Keeping up to date with business changes is the most pressing priority given the change in demand and the difficulty in keeping supply chains operating (23 percent of respondents). Chief Financial Officers (CFO) are taking a hard look at the business and capacity requirements. This has clear implications for transfer pricing and the allocation of such losses or expenses, and more than 50 percent identified this as their most critical transfer pricing priority today.
- Satisfactory development, enhancement, maintenance, protection and exploitation of intangibles (DEMPE) may no longer exist in their right places, causing difficulty in maintaining current transfer pricing systems or accessing treaties due to the impact of the multilateral instrument on double tax treaty reliefs;
- Permanent establishment issues, related to employees now assigned to operations in a different country, may become more common; and
- Operations that formerly did not create deemed income under a country’s controlled foreign corporation (CFC) rules may now create deemed income – such as subpart F in the US context.
This calls for the tax department to be in more regular contact with the business than ever in order to stay ahead of potential issues.
Cash preservation was another top priority (21 percent of respondents). Many clients’ treasury departments talk with tax departments on an almost daily basis to determine how to access cash in various countries.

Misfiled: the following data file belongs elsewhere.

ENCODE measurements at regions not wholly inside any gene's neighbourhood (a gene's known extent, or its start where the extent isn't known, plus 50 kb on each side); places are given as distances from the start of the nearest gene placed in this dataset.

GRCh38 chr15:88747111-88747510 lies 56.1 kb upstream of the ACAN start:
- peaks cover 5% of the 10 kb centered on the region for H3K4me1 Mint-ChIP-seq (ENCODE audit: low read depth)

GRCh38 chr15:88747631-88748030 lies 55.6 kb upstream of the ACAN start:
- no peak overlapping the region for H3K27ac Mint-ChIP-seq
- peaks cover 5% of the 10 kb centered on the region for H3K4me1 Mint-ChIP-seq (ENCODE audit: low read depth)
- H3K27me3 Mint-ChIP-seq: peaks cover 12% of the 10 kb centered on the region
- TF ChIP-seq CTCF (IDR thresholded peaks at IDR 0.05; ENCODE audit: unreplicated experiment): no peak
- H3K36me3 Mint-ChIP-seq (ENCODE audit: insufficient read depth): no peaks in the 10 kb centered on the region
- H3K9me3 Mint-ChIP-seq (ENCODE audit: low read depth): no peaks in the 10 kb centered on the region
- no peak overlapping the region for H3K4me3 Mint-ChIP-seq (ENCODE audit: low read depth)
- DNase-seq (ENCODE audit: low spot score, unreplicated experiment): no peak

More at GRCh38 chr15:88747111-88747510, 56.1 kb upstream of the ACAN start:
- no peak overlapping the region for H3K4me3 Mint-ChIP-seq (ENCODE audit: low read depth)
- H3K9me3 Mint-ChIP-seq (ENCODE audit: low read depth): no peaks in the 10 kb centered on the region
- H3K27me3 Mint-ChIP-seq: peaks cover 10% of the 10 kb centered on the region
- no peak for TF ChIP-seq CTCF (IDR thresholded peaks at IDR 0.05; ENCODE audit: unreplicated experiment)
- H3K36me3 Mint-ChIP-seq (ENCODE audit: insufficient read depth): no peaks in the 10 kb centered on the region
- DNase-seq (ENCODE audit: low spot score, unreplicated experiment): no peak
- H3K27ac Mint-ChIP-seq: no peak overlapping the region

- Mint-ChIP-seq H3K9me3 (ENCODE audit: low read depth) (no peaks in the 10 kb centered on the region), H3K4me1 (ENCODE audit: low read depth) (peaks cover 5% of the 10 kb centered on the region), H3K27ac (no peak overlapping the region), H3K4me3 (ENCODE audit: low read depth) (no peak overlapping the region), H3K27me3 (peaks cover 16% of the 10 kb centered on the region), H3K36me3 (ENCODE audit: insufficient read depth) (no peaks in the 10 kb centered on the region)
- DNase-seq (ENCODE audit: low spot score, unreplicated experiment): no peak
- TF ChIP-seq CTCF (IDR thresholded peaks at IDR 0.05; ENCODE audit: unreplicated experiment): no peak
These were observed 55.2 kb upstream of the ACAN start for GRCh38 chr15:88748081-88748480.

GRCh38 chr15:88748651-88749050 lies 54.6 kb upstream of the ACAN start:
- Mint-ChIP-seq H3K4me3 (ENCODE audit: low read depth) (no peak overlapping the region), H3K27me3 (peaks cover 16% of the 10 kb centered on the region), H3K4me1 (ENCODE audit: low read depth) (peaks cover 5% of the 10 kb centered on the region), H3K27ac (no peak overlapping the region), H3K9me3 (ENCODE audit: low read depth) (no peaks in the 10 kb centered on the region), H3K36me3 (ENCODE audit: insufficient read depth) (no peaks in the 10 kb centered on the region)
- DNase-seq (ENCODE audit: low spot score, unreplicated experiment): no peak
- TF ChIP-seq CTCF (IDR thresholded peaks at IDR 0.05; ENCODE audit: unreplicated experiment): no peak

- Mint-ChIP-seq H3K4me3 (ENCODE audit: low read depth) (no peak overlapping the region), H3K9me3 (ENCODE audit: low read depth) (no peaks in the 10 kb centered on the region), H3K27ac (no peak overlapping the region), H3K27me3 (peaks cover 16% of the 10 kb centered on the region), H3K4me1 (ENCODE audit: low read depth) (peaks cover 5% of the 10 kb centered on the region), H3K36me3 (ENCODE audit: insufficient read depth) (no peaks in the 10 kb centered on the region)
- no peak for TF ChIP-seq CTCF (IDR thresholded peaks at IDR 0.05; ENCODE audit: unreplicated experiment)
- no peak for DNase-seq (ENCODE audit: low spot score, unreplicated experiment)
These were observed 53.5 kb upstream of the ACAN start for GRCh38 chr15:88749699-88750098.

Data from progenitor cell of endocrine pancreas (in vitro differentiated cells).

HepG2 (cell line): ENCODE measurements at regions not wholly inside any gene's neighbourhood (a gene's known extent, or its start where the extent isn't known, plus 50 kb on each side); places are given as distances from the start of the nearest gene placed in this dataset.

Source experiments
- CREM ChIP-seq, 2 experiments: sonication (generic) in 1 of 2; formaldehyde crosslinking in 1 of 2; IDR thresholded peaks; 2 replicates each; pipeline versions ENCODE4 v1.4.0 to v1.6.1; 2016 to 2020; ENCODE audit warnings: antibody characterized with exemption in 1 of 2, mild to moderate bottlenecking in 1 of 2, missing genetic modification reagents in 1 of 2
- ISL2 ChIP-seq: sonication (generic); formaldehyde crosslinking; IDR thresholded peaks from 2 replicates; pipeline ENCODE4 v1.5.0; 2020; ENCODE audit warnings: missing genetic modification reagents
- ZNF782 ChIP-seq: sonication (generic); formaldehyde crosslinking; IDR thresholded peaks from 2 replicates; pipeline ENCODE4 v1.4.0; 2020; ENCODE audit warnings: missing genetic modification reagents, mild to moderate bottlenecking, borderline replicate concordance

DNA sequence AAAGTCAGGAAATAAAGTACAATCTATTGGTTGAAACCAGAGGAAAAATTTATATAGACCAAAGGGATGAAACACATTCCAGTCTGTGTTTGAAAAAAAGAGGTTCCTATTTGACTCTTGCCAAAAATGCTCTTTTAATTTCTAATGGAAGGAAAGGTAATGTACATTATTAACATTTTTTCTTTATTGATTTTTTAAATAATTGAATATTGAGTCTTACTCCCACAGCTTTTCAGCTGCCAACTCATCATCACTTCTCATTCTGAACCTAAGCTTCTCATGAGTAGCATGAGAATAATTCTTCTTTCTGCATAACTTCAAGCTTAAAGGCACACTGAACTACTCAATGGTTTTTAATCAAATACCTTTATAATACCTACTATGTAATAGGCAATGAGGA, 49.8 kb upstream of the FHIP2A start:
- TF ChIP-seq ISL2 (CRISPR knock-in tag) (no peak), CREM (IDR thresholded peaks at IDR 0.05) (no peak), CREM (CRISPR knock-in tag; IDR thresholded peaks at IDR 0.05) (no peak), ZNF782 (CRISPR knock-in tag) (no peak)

Some countries and territories have cash reserve requirements meaning some cash is trapped. For the rest, treasurers are eager to quickly move cash to where it is most needed. This increases the focus on withholding taxes, cross border interest flows, foreign currency gains or losses and the need to have treaty documentation ready to use at a moment’s notice. Beyond that, tax departments may help the organization by focusing on cash tax liabilities. Ensuring that the technical requirements to claim a tax deduction for losses and excessive expenses incurred due to the pandemic is critical because this may reduce currently projected income taxes. There may even be additional opportunities to carry back losses to request refunds of previously paid taxes as countries and territories adjust carry back rules. Finally, now may be the time to ensure that it’s possible to group or consolidate all entities in a particular country so that one entity is not paying cash taxes while another is running losses. Importantly, the risk of withholding taxes (or BEAT/similar minimum tax regimes) on payments made to non-resident entities, and the potential for new taxes on the digital economy, must also be carefully watched to manage any negative cash impacts.
Rounding out the top three is compliance (17 percent of respondents). Although this would not be on a CFO’s mind, it’s important nonetheless. Files may be at the office and unreachable. DAC 6 is still around the corner. Although some countries have relaxed filing deadlines, others have not. Working remotely makes meeting these deadlines just that much harder and we see clients accelerating that work just so they can be sure that they can meet the deadlines.